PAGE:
June 2009

Down Range: 06/09

LONG ARM OF THE TINGLES

Last week was big for me: I got two "new" guns and a very personal wanding in Houston’s Municipal Court building. Nothing sends shivers up the leg of a gun owner like a nice pat-down and wanding, I always say. And though my shivers weren’t seemingly as pleasurable as lefty commentator Chris Matthews’ were at the prospect of an Obama presidency, I’ll remember the tingles fondly anyway.

Todd Woodard

Todd Woodard

The back story: One gorgeous Sunday in November last year, I was taking my daughter to church (really!) when I tapped the brakes to break my 60-mph highway cruise and began coasting off the Katy Freeway down an exit ramp to a feeder road. Still coasting at the bottom of the ramp, I saw a person 100 yards or so ahead of me standing smack-dab in the middle of the four-lane feeder road—very odd, and I thought at the time, very dangerous. That person turned out to be Houston Police Department Officer Calvillo running a radar gun, with which he clocked me doing 51 in a 35-mph construction zone.

Long story short, in the parking lot of a Steak & Ale, Officer Calvillo wrote me up for speeding and not wearing my seatbelt.

I hired the Eutsler Law Firm to fight the speeding ticket because the exit ramp wasn’t marked where I could easily see the posted speed, but in retrospect, I’m not sure how I would have handled things differently if I’d known about the reduced speed. Braking hard to get down to 35 mph on the exit ramp might have gotten me rear-ended, but, hey—the city’s gotta eat, too.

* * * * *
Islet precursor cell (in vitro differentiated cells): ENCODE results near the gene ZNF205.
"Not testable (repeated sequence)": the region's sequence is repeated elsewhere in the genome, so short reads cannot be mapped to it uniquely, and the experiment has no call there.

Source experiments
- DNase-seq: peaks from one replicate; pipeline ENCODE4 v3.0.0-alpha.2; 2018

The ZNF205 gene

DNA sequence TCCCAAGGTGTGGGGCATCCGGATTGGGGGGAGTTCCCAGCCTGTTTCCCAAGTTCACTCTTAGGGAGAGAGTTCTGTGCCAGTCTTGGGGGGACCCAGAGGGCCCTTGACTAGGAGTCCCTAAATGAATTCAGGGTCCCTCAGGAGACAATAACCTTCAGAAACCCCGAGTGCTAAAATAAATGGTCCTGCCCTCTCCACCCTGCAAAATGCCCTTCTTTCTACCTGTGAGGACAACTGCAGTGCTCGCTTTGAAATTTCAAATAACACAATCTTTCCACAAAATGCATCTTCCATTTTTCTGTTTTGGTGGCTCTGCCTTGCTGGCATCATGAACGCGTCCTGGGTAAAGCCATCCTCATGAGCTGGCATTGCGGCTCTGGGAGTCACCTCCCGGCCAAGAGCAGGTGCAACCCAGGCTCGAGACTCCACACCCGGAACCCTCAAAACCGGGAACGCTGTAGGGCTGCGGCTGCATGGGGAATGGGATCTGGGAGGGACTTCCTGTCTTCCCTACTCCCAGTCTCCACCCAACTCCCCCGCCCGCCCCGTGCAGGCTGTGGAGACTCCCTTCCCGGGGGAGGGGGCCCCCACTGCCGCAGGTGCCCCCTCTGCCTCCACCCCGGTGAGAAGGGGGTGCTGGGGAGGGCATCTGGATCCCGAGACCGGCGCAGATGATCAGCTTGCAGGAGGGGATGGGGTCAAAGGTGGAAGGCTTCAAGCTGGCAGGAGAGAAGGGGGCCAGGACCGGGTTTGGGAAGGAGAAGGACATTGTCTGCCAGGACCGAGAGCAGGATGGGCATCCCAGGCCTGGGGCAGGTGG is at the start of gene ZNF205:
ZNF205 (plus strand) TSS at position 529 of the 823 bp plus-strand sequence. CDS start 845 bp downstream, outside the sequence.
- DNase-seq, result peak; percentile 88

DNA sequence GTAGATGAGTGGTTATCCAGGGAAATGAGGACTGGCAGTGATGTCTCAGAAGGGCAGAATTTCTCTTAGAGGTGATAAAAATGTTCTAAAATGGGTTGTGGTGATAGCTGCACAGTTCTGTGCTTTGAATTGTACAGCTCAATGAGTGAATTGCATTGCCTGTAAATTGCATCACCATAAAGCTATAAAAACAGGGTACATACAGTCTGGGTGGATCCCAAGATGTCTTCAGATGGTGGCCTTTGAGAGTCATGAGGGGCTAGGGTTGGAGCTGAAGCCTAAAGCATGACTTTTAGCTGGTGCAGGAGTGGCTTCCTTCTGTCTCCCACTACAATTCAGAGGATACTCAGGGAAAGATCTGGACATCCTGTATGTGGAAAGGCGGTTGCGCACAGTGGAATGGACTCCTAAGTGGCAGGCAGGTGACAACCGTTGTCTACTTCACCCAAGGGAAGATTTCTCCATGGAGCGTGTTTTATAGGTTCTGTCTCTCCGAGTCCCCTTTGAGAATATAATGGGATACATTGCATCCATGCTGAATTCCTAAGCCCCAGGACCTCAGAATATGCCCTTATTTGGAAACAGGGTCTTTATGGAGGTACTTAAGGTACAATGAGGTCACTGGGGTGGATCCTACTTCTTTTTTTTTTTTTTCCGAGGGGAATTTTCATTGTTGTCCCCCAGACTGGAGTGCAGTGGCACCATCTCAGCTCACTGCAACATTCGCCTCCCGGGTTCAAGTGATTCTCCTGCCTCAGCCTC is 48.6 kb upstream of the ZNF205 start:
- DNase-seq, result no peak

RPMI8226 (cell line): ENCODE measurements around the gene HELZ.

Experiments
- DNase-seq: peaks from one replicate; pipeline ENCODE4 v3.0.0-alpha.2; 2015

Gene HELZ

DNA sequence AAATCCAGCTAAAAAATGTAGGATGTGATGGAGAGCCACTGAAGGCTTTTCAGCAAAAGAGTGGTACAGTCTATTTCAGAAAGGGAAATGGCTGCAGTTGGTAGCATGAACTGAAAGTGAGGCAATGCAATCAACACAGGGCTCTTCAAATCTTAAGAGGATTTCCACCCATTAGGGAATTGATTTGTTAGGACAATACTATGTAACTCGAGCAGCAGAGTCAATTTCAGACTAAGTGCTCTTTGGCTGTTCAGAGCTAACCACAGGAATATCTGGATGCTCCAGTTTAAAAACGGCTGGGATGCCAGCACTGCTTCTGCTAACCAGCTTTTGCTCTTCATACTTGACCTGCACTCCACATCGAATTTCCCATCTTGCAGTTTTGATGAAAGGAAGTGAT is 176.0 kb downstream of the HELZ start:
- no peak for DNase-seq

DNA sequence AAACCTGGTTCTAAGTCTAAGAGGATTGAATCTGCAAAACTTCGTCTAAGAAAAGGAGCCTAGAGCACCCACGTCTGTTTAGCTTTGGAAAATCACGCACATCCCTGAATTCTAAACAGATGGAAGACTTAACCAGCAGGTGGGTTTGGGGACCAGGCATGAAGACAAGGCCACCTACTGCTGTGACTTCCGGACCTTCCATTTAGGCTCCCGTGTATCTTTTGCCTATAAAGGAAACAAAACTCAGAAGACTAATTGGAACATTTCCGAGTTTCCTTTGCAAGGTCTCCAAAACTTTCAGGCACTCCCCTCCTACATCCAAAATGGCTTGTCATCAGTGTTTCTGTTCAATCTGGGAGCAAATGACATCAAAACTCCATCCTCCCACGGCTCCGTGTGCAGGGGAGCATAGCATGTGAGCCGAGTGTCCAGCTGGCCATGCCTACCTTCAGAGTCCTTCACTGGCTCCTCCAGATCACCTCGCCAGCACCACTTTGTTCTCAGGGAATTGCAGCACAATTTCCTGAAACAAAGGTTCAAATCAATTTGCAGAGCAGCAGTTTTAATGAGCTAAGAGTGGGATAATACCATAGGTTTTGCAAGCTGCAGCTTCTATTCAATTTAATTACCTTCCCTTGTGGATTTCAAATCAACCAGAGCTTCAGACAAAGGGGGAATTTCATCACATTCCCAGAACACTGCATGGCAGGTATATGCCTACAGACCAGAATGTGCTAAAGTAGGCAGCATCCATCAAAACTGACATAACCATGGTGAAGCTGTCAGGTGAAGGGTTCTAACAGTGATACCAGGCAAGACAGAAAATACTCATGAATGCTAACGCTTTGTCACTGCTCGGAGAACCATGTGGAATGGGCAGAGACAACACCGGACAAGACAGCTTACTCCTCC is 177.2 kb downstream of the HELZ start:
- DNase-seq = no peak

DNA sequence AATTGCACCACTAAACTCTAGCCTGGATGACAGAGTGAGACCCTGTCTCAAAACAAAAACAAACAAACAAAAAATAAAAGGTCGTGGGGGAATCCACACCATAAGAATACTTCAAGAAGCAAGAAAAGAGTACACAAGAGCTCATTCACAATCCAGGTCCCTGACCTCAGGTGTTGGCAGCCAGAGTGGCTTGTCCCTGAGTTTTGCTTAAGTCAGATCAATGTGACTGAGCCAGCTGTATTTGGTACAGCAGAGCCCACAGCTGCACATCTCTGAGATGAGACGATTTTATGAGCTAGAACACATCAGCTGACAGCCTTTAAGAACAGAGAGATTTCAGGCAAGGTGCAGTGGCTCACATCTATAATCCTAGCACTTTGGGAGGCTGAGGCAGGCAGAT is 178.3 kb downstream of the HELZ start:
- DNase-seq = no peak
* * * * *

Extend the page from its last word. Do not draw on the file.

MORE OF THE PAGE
Because I didn’t just pay the ticket by mail, I had to appear in court downtown, and that’s where I got wanded. Just like getting on an airplane, everyone going into court had to pass through security, and my iPhone was in the cargo pocket of my pants leg, where I conveniently forgot it. After several passes through the metal detector in varying stages of undress, I got to stand while the nice security officers found my phone. A bald guy whose ear hair was so long that he combed tufts of it into wings around his ears watched and laughed.

You might be wondering, "Well, this is a very nice story and whatnot, but what does this have to do with guns?" Actually, a lot. To get into court, I had to leave certain self-defense items in my car—can’t carry concealed in court, and they’d do more than frown at my SOG Twitch XL knife. Also, I had to submit to a physical search. And I had my first brush with law enforcement in years in which I was the perp and not the interested observer, carefully asking things like, "Officer, how do you like that Glock?"

Earlier in the week, I had retrieved my deer rifle from Briley, and I picked up a new Stag AR-15 that writer Gene Taylor tricked out for me. So, for nearly eight hours, the prospect of going to the range after court kept a smile on my face. Those were good shivers. GT

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